“No one can serve two masters; for either he will hate the one and love the other, or else he will be loyal to the one and despise the other. You cannot serve God and mammon” (Matthew 6:24 NKJV).
We recently had a small local tournament in a table game called “carom” that is hugely popular in this part of Asia. There were twelve teams, and to ensure an even number we allowed the young son of one of the staff members to participate. Of course the father and son wound up on different teams (they were chosen by random drawing) and, as you would know it, the very first match of the tournament pitted father’s team against son’s.
We all jokingly asked, “Who will Nomita (the wife and mother) root for?” Was there any doubt? Of course she was cheering for her son. But it was definitely a case of divided interests. Both teams involved those dear to her.
In some cases divided loyalties may cause us some personal anxiety but are not a real problem. Any parent with two children participating in different places at the same time has a choice to make that is not very easy. But rarely are those earth-shattering kinds of decisions. We do what we can, understand that this kind of conflict cannot be avoided, and move on.
But there are other cases where our conflicting interests are much more significant. When a husband and wife are both pursuing careers and have opportunities in different locations there is potential for serious conflict. Selfish insistence on the part of both is a sure path to marital problems.
Jesus, in his Sermon on the Mountain, addressed what is probably the most common and important conflict of all – that between our spiritual well-being and our material desires. And he was adamant: you simply “cannot serve two masters.”
That language is important. “Serve” and “master” were terms involving first century slavery and its relationships. They were absolute. The master had power over his slave’s every activity, literally over his life. The slave gave his all into the relationship; the master could not be denied. When it came to serving a master, one could not serve two at the same time. Their demands would inevitably conflict. They could not both be satisfied. And a master would not accept dissatisfaction with his servant’s submission.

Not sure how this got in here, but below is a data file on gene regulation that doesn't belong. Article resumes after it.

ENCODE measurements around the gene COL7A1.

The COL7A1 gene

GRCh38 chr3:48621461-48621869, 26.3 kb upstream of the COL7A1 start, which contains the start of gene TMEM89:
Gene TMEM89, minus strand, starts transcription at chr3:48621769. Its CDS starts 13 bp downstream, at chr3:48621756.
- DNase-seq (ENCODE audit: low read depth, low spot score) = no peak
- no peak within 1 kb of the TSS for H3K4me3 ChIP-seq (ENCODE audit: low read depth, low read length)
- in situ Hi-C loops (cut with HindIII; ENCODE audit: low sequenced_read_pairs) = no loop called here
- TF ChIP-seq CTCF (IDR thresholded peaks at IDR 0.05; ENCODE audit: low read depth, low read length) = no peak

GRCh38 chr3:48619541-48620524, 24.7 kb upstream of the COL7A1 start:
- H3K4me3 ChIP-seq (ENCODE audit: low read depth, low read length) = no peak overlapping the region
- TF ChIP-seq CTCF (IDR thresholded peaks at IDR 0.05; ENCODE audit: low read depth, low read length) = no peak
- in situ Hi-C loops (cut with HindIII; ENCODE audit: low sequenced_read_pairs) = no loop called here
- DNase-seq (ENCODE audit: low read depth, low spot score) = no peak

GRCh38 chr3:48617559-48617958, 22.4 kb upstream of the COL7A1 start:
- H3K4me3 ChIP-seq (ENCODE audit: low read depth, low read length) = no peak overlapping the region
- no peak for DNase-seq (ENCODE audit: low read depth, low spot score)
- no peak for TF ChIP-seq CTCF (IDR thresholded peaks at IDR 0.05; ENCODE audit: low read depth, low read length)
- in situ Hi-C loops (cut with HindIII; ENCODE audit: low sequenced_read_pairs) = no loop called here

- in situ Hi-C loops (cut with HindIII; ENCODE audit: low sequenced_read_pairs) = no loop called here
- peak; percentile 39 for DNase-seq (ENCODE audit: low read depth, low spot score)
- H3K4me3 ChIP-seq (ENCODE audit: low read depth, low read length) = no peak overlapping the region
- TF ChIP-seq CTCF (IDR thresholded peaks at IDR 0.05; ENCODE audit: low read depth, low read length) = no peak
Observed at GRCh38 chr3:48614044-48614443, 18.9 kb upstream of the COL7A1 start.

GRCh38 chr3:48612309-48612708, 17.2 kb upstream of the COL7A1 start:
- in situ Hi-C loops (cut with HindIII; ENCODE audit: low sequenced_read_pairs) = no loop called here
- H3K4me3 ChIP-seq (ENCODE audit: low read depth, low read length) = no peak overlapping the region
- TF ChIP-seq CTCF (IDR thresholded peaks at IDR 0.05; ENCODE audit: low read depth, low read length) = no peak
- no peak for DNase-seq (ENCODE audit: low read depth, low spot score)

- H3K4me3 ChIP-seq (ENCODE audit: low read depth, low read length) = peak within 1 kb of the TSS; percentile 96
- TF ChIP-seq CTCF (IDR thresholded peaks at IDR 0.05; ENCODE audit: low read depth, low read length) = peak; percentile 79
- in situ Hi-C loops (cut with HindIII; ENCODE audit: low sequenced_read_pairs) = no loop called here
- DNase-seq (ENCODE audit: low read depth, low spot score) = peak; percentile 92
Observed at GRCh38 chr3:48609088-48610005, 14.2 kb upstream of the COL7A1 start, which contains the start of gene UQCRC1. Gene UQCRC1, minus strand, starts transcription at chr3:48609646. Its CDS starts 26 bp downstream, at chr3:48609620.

It is probably correct to interpret Jesus’ language in reference to an implied condition – “equally.” Certainly a Christian can love God and be faithful while holding some material possessions. When Paul warned that gain is not godliness (1 Timothy 6:5-6), he went on to teach, “For the love of money is a root of all kinds of evil” (1 Timothy 6:10). It is not money itself that is the problem but one’s overwhelming desire for it.
A person may serve God successfully without taking a vow of poverty. But he must not make possessions a master. He cannot be enslaved to what he owns, or wants. As Jesus taught elsewhere, “Take heed and beware of covetousness, for one’s life does not consist in the abundance of the things he possesses” (Luke 12:15).
Other texts call covetousness “idolatry” (Colossians 3:5). That goes to the heart of Jesus’ warning. When we make possessions gods in our lives, we have displaced the true, living God from his rightful throne. And he will not accept that. If we love God, we must keep our material desires under control. We must serve him only.